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Lawskills.com Georgia Caselaw
NORTH BRITISH & MERCANTILE INSURANCE CO. v. MERCER.
18656.
DUCKWORTH, Chief Justice.
1. The clause in the insurance contract, providing that the insurer shall not be liable for injury to the property insured caused by "vermin," does not exclude the injury sued for because it was caused by a squirrel.
2. In every case in court either party has the absolute right to make use of any evidence introduced by the other party to prove any fact material to his case.
3. With the modifications of the opinion of the Court of Appeals, pointed out in our opinion, the judgment of affirmance of that court is affirmed.
This case is here on writ of certiorari issued to the Court of Appeals to review its judgment rendered in North British & Mercantile Ins. Co. v. Mercer, 90 Ga. App. 143 (82 S. E. 2d 41). For a complete statement of facts see the report of that case. The Court of Appeals ruled that the evidence demanded the verdict; hence the lower court did not err in overruling the insurance company's motion for new trial as amended, after a verdict had been rendered by the jury in favor of the insured. The plaintiff in error complains that the Court of Appeals erred in holding that the defendant in the lower court could not rely on the plaintiff's evidence, which clearly proved how the loss occurred and what caused the loss, the contention being that this evidence clearly showed the loss came within the exclusion clause of the contract of insurance, which specifically excludes loss or damage caused by vermin, and the loss was caused by a squirrel.
1. An insurance contract should, if its terms will permit, be construed to effectuate the intention of the parties. Code 56-815. But since the insurer chooses the verbiage of the contract, all provisions therein that are susceptible of more than one meaning must be construed most favorably to the insured. Hulsey v. Interstate Life & Acc. Co., 207 Ga. 167 (60 S. E. 2d 353).
This case arises solely over the meaning of the exclusion clause of the insurance contract, and specifically the meaning of a single word therein, to wit: "vermin." This clause provides that the insurer shall not be liable for damages to the insured's property caused by "vermin." The undisputed evidence shows that the injury to property for which claim was made was done by a squirrel. Consequently a decision in the case calls for a construction of the exclusion clause to determine if it includes squirrels.
The smaller dictionaries define vermin to mean "noxious, mischievous or mean animals or insects." The larger New International Webster's Dictionary (2d ed.), after giving in substance the above meaning, proceeds to specify or particularize by naming the class of animals and insects to which it refers "as flies, lice, bedbugs, fleas, etc., various mammals, as rats, mice, weasels, etc." Therefore, guided by the foregoing rules of construction, we construe the word "vermin" as here used to refer to "rats, mice, etc." and hence squirrels are not included therein.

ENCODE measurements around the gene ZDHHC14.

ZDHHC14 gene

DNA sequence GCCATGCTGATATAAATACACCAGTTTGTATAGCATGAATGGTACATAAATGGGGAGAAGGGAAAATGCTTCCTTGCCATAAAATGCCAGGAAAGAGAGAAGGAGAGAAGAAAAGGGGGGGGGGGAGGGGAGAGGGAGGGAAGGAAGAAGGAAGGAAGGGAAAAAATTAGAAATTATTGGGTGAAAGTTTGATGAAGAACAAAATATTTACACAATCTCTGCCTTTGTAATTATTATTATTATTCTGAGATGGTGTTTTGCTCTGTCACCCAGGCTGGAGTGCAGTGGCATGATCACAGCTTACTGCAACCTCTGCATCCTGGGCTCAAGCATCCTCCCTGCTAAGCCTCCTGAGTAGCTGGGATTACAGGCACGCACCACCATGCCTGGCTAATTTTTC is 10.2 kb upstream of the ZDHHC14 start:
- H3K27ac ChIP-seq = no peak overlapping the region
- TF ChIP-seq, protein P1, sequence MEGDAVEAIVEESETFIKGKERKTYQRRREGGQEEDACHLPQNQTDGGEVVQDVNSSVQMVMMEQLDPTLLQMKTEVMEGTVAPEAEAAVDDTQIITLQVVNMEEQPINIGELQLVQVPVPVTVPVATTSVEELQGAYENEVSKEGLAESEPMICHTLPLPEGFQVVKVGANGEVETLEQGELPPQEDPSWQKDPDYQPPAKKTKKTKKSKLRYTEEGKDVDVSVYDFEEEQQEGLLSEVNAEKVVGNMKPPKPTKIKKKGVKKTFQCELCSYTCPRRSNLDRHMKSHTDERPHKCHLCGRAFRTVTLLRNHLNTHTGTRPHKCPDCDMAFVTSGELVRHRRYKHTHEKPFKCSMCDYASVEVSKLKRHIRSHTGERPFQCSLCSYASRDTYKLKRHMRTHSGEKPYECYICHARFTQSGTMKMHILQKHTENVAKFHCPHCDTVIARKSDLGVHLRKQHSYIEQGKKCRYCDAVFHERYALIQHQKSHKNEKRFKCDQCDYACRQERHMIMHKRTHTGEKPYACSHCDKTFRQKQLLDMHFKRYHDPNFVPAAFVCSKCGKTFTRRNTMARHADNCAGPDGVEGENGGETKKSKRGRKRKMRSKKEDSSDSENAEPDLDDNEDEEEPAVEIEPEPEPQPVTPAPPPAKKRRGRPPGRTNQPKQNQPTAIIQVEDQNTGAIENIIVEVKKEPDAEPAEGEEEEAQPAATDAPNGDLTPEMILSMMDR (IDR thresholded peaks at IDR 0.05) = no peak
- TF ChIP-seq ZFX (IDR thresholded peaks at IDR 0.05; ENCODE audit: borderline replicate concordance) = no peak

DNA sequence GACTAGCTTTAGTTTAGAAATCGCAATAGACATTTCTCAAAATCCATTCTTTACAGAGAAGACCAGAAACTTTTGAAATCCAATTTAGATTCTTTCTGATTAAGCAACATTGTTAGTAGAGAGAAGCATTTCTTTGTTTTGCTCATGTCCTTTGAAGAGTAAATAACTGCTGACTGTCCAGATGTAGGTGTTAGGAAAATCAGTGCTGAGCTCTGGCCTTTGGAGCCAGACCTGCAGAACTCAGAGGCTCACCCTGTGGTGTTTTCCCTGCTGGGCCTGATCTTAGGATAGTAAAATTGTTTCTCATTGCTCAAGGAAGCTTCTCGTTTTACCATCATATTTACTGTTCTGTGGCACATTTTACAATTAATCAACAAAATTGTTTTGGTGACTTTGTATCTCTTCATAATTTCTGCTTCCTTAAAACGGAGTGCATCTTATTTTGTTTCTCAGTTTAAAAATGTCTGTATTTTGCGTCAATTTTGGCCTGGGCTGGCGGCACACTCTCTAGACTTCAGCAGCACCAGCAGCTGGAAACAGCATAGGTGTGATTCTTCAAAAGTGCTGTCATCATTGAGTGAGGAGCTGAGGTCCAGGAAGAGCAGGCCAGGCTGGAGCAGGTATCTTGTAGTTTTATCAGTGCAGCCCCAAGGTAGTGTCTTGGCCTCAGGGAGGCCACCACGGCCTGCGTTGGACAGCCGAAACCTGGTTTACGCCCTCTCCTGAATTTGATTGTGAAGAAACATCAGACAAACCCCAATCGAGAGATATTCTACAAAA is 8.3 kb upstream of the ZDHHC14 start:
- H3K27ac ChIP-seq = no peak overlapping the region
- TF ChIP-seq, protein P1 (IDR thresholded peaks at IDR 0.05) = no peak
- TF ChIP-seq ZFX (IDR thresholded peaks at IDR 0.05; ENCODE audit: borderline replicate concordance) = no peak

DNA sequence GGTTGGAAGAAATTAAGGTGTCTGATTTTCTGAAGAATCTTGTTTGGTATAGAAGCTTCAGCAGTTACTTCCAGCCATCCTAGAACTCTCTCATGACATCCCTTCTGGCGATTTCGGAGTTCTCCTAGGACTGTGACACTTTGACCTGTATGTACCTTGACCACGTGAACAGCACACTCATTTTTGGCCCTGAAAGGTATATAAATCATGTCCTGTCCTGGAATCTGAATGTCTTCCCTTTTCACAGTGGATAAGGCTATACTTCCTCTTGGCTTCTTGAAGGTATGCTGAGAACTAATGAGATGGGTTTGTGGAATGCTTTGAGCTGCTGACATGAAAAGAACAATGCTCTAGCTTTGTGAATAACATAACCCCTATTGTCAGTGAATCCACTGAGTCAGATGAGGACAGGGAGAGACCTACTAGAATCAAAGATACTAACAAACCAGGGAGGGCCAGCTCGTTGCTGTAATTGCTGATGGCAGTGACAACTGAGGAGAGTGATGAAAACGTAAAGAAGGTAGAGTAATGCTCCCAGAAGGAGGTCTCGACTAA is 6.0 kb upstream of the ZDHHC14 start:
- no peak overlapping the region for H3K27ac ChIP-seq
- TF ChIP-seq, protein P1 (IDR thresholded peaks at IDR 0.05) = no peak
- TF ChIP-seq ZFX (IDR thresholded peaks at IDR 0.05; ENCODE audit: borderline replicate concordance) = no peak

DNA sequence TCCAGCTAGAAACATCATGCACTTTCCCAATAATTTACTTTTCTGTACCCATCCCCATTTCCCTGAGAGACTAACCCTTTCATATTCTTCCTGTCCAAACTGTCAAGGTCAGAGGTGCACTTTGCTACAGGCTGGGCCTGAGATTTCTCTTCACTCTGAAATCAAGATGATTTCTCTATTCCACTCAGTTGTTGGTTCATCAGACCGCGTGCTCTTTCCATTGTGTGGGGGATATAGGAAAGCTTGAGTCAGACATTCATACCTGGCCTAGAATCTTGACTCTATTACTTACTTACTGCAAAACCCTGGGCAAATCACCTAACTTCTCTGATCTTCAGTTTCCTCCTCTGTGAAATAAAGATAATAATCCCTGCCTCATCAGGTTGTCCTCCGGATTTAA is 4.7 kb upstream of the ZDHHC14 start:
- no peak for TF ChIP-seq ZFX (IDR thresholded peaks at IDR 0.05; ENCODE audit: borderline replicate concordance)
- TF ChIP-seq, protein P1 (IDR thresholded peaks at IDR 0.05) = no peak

We are not in the slightest persuaded against the above construction by further dictionary definitions such as (1) a rodent is one of the rodentia, and (2) both squirrels and rats are members of this order of mammals. Despite the fact that vermin means noxious, mischievous, etc., mammals such as rats, mice, etc., it does not follow therefrom that other animals that are admittedly not "rats, mice, etc.," but are squirrels, must be vermin because a squirrel belongs to the order of rodentia and rats also belong to that same order of mammals.
Therefore, without considering any of the evidence introduced to prove that a squirrel is not considered vermin, we construe the contract and hold that the word "vermin" as therein used does not mean a squirrel. Hence the injury to the insured property is covered by the policy, although it was caused by a squirrel. From what has been ruled above, it follows that the judgment of the Court of Appeals must be affirmed.
2. We granted certiorari because we thought that the contract ought to be construed for future guidance, and also to correct what we believed to be a misleading although correct statement--when the evidence is considered--made in the opinion of the Court of Appeals. That statement is: "the evidence of the plaintiff could not be relied upon by the defendant to perform this function," i. e., prove that the loss was within the exclusion clause; and in the corresponding headnote of the opinion: "the defendant fails to offer any evidence bringing the loss within the exclusion clause of the policy, and the evidence of the plaintiff can not be relied upon by the defendant to perform this function for it." Of course, the plaintiff's evidence, instead of proving a squirrel is vermin, proved the contrary, and could not, be used by the defendant to carry its burden of proving its defense. But the general rule of law is that either party is completely free to use all evidence introduced by the other to prove any material fact that helps his case.
Judgment affirmed. All the Justices concur.
Connerat, Dunn, Hunter, Cubbedge & Houlihan, E. Ormonde Hunter, contra.
Smith, Field, Doremus & Ringel, Douglas, McWhorter & Adams, for plaintiff in error.
ARGUED SEPTEMBER 13, 1954 -- DECIDED OCTOBER 13, 1954 -- MOTION FOR MODIFICATION OF COURT OF APPEALS OPINION DENIED NOVEMBER 10, 1954.
Saturday May 23 03:45 EDT


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